Dear Diary – James Marinos (Ritual)

In a special piece, Ritual bassist, James Marinos, documents a week in his life after the release of the band’s excellent Enigma EP. We also asked James to muse over some of the fundamentals of being a musician.


Monday 9 May

Good morning, Monday! A day famed for its impending sense of an ill willed return to a cycle of work, early starts, commutes, a rush of deadlines all off the back of a weekend hangover. Well, ladies and gentlemen, I’ve come to a new sense of affection for good old Monday. Why is that? I left my job a year and a half ago in order take control of my life, move, and start my own business, placing creativity and my family as shotgun. That’s not to say that Mondays aren’t still associated with some of the aforementioned expressions, and you can add a few more pressures to that list too. However, when you’re in the driving seat, you get to set the destination, making all personal gains and sacrifices yours to own, learn and benefit from. This is my outlook to both music and this week of diary entries, where I’ll be rendering each day of the week a lesson in the experience of being in a band. So, let’s get on with it, shall we?!

Know your music: When I was learning how to understand what was achievable with creating my own music, understanding all the options on the table was as important as the primary colours nestled in a painter’s palette. It’s not that you can’t express ideas outside of what you can see – you won’t be able to effectively without knowing the context of your building blocks. Challenge your ears, ditch the confines of what you know – or feel comfortable with – and dive into something you don’t, and give yourself a gift you didn’t know was yours!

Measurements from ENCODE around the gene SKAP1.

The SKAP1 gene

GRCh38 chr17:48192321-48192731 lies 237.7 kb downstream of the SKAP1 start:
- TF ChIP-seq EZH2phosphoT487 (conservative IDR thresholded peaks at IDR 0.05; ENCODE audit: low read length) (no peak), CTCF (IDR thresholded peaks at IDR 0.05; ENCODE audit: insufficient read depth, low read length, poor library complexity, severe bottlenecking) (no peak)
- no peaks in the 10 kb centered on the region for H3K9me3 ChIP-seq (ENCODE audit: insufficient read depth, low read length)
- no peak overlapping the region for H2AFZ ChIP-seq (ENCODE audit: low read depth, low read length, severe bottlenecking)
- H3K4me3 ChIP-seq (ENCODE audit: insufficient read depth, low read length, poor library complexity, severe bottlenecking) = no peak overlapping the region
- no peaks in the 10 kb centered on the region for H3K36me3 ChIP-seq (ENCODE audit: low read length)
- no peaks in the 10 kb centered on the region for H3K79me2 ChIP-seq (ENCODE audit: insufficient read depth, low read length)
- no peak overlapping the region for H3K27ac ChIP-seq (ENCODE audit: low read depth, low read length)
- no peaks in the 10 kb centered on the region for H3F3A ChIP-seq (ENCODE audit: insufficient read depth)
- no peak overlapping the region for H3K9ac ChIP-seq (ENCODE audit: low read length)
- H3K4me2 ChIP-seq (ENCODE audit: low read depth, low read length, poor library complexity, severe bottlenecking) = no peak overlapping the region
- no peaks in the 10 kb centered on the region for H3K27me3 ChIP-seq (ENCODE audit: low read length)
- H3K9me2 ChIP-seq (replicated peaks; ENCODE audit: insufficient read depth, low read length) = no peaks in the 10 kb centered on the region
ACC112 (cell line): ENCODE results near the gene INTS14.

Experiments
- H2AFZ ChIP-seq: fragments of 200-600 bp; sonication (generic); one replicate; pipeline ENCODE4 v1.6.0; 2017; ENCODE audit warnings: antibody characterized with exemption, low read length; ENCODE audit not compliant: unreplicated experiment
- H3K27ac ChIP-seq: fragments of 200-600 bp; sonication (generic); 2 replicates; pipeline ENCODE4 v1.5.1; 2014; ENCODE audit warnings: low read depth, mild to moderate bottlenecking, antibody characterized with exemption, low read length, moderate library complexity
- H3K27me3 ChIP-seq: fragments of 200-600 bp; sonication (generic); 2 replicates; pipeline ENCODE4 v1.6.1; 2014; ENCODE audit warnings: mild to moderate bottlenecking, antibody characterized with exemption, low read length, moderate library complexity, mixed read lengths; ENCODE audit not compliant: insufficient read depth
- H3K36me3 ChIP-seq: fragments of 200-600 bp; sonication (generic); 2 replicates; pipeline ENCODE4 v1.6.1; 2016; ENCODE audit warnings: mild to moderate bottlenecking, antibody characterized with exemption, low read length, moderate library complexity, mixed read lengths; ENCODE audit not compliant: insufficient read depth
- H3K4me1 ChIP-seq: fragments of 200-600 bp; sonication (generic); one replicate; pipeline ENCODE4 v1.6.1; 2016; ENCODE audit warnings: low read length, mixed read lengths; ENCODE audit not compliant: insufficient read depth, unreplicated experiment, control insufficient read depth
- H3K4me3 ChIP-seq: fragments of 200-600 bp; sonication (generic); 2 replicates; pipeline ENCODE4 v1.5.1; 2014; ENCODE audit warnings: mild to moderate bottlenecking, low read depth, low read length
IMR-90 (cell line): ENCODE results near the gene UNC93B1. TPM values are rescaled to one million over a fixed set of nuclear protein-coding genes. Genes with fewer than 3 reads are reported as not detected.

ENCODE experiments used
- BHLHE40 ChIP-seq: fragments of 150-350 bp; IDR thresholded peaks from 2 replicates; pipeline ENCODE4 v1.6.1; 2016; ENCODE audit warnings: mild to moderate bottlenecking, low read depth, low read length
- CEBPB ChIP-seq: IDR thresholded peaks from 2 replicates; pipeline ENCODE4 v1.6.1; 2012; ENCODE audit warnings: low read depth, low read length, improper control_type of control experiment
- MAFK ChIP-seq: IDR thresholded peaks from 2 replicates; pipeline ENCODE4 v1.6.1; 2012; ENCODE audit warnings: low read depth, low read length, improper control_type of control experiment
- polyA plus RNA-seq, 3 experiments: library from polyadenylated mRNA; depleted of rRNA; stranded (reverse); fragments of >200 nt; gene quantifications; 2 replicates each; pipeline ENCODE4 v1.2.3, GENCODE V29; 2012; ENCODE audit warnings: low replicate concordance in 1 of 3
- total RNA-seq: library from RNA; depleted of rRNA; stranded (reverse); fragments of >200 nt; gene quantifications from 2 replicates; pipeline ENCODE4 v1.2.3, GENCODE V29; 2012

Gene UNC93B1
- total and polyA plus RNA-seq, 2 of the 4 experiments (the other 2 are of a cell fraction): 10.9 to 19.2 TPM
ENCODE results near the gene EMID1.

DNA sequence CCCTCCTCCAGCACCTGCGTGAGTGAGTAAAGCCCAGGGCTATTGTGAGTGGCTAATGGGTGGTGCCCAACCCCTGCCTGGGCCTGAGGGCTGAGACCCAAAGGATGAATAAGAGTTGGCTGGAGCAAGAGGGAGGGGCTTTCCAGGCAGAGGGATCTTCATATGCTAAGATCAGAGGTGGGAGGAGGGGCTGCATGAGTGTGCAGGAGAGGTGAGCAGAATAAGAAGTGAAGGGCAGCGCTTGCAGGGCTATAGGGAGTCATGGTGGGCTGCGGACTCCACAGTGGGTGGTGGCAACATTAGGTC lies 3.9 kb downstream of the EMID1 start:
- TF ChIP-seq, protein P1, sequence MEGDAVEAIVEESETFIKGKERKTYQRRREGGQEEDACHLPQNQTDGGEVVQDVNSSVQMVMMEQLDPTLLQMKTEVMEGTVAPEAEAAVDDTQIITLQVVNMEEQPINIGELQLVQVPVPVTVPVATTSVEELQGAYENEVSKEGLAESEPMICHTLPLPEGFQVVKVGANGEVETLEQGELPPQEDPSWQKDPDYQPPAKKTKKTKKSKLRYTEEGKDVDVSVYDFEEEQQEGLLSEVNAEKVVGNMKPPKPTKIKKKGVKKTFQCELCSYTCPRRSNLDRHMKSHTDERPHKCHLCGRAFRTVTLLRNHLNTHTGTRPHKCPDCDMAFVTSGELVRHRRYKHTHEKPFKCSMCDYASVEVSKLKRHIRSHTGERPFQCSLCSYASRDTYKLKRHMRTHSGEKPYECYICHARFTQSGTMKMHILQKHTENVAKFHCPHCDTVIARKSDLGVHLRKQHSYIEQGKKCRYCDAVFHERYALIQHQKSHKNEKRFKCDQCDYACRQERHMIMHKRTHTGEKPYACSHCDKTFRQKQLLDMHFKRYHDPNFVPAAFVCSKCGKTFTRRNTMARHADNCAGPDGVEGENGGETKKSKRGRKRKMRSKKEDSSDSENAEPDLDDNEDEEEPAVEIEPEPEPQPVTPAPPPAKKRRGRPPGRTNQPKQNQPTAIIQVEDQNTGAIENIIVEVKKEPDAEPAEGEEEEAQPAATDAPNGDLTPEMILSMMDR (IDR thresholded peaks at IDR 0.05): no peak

Tuesday 10 May

With Monday’s entry yielding little of my actual day, I thought I might leap back to the start of the weekend over a celebratory beer, which was far more interesting than a Monday morning…. As they say, no good story started with a salad. Friday 6th May saw my band, Ritual, release our brand-new Enigma EP. Releasing this record has been a real ride for us personally and collectively, but it was working through these challenges as a band that actually became the very making of this record, itself. Which leads me onto my next chapter…

The Band: noun, “a thing that restrains, binds, or unites.” Not my words guys, that’s the mother fuckin dictionary, yo! If you’re a ‘band’ of two or three, but there are more people in the room, cut loose the deadweight or leave. Harsh maybe, but if being in a band is a battle, then you’ve lost the war so to speak. In almost all cases, being in a band is never smooth sailing, which is why in Ritual we’ve had a few faces come and go. I’ve come to learn that like any environment which demands communication, comradery, collective expertise, a decent treasury and hard work as being entry requirements, not everyone can always be on the same page. In Ritual I’m surrounded by some of my best and oldest friends, and we’ve worked hard on that with the pandemic pushing us outside of our comfort zones and focussing on what we can do better. Get through those bad moments and you’ll be onto something. This is of course if your goal is to advance in what is probably the most expensive hobby outside of collecting something equivalent to… erm… ornate truffles? If that’s a thing?

Wednesday 11 May